Will the SEC follow the NCAA and abolish its prohibition on alcohol? It's not that 'easy,' says Greg Sankey – The Advocate

BIRMINGHAM, Ala. — The NCAA this week is likely to abolish long-standing legislation outlawing alcohol sales at its championship events.

In the Southeastern Conference, meanwhile, prohibition reigns.

The NCAA Division I Council is set to vote on a proposal to eliminate a policy that has long kept booze out of championship events. The governing body for college athletics has used a waiver the past two years to sell alcohol at various championships, including the College World Series.

Southeastern Conference commissioner Greg Sankey

AP Photo by Brynn Anderson

Such a waiver would no longer be needed if the council approves the proposal at meetings Tuesday and Wednesday in Indianapolis, which is expected.

The potential decision only furthers the growing push from some SEC schools — LSU included — to lift the league’s ban on stadium-wide alcohol sales. Commissioner Greg Sankey on Monday insisted that it won’t be “easy” to overturn such a “decades-long tradition that’s been in place,” he said during a panel discussion at the APSE Southeast Region meeting at Samford University.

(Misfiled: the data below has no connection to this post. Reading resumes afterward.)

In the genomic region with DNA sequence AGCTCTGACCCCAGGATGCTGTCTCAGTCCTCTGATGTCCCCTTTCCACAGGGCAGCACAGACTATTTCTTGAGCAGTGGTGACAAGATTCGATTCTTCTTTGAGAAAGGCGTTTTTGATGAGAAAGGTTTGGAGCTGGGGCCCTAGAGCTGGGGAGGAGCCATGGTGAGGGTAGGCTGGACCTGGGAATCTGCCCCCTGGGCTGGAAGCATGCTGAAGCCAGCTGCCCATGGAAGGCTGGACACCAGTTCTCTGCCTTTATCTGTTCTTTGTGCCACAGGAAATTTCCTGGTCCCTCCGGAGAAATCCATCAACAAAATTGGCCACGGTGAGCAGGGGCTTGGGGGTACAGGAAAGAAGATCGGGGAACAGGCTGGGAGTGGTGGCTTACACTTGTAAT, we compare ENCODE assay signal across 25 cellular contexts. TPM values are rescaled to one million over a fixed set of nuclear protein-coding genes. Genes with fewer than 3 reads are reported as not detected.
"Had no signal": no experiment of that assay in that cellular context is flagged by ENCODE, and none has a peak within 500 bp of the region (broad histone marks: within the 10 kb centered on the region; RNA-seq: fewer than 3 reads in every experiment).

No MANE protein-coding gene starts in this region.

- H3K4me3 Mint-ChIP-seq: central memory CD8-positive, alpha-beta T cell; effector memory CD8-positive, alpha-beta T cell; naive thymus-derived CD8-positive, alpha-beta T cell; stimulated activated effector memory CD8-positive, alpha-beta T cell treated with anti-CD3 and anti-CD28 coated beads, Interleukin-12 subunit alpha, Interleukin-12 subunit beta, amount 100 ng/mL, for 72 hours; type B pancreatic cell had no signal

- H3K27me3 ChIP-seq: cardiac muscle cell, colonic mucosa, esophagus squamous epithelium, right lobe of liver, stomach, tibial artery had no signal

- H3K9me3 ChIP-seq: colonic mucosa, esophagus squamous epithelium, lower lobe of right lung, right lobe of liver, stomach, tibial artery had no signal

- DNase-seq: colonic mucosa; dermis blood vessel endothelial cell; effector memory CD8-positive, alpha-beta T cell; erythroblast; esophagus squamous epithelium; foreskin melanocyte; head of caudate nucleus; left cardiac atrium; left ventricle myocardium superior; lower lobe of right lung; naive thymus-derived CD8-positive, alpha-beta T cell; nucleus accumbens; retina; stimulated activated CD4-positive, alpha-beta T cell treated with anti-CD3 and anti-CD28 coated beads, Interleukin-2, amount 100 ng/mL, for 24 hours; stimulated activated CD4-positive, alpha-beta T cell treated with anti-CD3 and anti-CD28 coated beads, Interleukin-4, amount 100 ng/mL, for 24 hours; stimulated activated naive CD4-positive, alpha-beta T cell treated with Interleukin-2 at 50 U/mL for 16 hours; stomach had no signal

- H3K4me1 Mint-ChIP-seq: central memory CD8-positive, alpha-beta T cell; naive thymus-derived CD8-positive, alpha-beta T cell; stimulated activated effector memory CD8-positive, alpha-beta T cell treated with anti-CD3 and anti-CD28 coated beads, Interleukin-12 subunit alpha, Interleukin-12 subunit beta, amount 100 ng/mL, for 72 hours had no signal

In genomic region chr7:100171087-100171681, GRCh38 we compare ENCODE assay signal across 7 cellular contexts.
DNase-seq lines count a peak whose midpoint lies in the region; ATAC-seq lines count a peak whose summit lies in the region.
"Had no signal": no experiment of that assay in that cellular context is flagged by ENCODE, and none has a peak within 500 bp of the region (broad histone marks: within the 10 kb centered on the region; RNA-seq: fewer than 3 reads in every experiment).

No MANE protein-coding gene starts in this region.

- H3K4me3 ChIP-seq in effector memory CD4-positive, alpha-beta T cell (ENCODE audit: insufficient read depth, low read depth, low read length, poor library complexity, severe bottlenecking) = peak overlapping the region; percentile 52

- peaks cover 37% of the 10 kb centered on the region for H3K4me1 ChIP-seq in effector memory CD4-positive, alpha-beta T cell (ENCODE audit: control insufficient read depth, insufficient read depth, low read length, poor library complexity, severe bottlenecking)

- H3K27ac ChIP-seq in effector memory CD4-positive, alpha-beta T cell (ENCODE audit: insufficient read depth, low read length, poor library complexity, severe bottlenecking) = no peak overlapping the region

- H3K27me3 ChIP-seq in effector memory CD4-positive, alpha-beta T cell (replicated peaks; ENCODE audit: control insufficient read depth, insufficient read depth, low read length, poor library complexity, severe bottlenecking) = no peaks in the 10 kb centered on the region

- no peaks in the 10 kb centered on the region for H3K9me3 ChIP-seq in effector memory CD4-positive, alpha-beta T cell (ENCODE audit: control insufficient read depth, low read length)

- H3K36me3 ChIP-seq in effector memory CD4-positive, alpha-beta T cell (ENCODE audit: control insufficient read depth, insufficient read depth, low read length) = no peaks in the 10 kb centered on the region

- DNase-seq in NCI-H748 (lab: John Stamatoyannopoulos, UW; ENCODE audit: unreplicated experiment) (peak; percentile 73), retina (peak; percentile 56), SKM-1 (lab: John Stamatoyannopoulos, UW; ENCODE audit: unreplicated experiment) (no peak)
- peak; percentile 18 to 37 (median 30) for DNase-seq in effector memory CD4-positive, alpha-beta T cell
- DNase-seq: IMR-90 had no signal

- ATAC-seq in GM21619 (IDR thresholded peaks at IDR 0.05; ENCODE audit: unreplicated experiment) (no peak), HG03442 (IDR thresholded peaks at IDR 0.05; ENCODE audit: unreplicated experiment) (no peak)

The NCAA’s decision is only a “data point,” he said, in the conversation and not a “determinative for our direction.”

The league’s direction, though, is swerving. Several unnamed member schools are blocking a path to overturn what many believe is an archaic policy. SEC bylaws restrict alcohol sales to private, controlled areas — in other words, premium seating.

But a gray area is emerging.

At least two SEC programs, Texas A&M and Auburn, opened this season a type of beer garden in their baseball stadiums, selling alcohol in sequestered areas removed from bleacher seating. LSU opened a football version of this in 2017 atop the south end zone, turning a 1,500-seat general admission area — with bleacher

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